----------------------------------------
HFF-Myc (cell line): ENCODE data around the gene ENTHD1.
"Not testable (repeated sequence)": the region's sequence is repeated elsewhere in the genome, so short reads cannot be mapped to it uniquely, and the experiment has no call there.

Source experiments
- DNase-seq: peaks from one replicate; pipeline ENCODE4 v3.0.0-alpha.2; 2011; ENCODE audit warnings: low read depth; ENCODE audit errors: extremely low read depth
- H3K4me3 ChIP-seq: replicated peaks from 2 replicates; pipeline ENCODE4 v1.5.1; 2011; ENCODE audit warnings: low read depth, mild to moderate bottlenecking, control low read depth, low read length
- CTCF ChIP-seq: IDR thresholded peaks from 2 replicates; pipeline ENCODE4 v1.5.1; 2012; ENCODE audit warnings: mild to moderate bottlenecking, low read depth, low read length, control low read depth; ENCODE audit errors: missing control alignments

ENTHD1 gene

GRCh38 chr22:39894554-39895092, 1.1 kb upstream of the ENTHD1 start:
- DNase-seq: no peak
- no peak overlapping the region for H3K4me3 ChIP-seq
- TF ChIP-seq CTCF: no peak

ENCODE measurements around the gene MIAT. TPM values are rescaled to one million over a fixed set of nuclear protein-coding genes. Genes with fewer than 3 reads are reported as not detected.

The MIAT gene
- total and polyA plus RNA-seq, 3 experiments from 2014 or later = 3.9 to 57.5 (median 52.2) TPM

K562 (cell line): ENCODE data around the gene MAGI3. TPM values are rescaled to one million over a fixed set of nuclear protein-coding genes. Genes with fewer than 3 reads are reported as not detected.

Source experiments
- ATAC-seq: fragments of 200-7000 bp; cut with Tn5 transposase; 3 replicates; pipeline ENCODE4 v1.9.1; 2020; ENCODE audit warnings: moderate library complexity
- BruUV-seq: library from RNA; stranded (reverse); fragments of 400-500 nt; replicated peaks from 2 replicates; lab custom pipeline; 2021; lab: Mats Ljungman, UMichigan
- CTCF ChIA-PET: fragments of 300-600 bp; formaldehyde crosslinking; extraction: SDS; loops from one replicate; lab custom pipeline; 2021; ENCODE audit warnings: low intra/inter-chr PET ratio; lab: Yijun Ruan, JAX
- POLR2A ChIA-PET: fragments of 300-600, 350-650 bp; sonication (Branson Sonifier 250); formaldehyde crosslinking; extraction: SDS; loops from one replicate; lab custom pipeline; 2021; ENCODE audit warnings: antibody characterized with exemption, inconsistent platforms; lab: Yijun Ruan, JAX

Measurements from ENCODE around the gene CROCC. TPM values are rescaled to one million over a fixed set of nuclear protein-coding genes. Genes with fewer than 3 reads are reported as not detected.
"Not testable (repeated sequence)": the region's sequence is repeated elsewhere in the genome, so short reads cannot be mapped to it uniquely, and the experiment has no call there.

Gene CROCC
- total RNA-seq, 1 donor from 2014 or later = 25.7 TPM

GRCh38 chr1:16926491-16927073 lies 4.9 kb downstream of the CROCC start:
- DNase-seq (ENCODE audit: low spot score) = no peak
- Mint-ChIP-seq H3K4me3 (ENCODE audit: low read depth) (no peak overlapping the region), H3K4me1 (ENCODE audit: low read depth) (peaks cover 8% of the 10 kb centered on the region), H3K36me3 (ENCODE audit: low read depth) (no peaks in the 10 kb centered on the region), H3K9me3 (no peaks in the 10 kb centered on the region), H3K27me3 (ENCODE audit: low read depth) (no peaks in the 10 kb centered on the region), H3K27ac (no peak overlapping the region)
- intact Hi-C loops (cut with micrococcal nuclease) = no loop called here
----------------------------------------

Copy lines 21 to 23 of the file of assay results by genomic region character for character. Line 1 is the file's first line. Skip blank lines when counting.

Measurements from ENCODE around the gene CROCC. TPM values are rescaled to one million over a fixed set of nuclear protein-coding genes. Genes with fewer than 3 reads are reported as not detected.
"Not testable (repeated sequence)": the region's sequence is repeated elsewhere in the genome, so short reads cannot be mapped to it uniquely, and the experiment has no call there.

Gene CROCC